Samsung devices are always highly capable media players, and the Galaxy Alpha isn't going to be the first phone to let the side down.
While it still only has a single speaker (on the bottom of the handset), making for mono playback across all media, that's about the only thing that's lacking here. And besides, you should be using a decent set of headphones anyway.
Samsung bundles its own music player in here, as always, and it's fine for those who simply want to drag and drop their existing MP3 collection the old fashioned way.
However, Google's Play Music - also bundled - is a much better choice for anything further. Not only does Google offer its own well-stocked MP3 store, but you can also sign up to a Spotify-like music subscription service and upload your existing tracks to the cloud.
Sound quality is just fine regardless of the service you choose. You also get a nice piece of full-screen album artwork for the lock screen music widget, alongside the expected control shortcuts.
You also get a smaller music widget in the notification menu. Speaking of which, whenever you plug in your headphones, you'll be presented with a row of commonly associated app shortcuts within the drag-down menu. It's a nice touch.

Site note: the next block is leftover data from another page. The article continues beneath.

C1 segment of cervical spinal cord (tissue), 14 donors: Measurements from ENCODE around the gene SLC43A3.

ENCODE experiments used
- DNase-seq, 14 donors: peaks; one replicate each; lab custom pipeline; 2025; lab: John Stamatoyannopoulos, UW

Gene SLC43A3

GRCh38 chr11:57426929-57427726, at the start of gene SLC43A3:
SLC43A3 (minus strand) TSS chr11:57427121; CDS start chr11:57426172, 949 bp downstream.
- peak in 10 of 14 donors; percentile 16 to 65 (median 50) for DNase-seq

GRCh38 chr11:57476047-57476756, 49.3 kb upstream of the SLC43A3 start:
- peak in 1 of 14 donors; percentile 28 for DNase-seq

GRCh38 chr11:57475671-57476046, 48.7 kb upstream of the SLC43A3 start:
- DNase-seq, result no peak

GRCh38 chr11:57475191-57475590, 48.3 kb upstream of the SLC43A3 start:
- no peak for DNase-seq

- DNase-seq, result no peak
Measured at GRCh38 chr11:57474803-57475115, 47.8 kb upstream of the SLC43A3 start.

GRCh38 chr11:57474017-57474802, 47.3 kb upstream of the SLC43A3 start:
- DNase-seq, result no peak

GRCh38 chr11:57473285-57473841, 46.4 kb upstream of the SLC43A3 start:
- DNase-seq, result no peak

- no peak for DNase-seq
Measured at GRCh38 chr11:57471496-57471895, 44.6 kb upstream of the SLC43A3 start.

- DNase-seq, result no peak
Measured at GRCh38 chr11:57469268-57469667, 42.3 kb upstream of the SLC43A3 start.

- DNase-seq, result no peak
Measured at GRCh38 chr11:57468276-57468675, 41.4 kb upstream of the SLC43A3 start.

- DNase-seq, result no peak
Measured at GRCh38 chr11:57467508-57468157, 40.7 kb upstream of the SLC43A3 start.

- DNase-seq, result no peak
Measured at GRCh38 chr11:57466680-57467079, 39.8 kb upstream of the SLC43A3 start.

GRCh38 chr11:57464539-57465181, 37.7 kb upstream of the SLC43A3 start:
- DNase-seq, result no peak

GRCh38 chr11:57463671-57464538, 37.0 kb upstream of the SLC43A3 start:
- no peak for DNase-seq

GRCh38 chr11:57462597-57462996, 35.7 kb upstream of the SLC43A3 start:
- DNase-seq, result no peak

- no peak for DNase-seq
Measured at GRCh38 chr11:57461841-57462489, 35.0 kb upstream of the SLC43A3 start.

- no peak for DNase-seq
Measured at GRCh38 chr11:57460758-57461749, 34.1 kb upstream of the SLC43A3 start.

Video playback is similarly accomplished. OK, so the Samsung Galaxy Alpha's 720p display won't show off 1080p Full HD video in its full glory, but all of the HD footage we tested - through Google Play Movies & TV, YouTube, and the Netflix app - looked plenty sharp enough. Held next to a larger 1080p handset you'll notice the difference in sharpness, but in isolation it looks great.
Thanks to that Super AMOLED technology, colours and blacks look particularly striking - there's a real sense of depth to movie content in particular.
Perhaps the strongest media-related area for the Samsung Galaxy Alpha is gaming. Almost everything we tried here positively flew, from complex 3D fare like Dead Trigger 2 to vibrant 2D games like Badland (which feels like it was made to show off Super AMOLED technology).
This strong performance is doubtless thanks to that nippy Exynos 5 CPU and a 720p display that doesn't siphon too much of its power off for pushing extra pixels around. Anything that didn't fly during my time with the Alpha seemed to be down to a lack of optimisation on the game developer's part - still not an uncommon state of affairs on Android, sadly.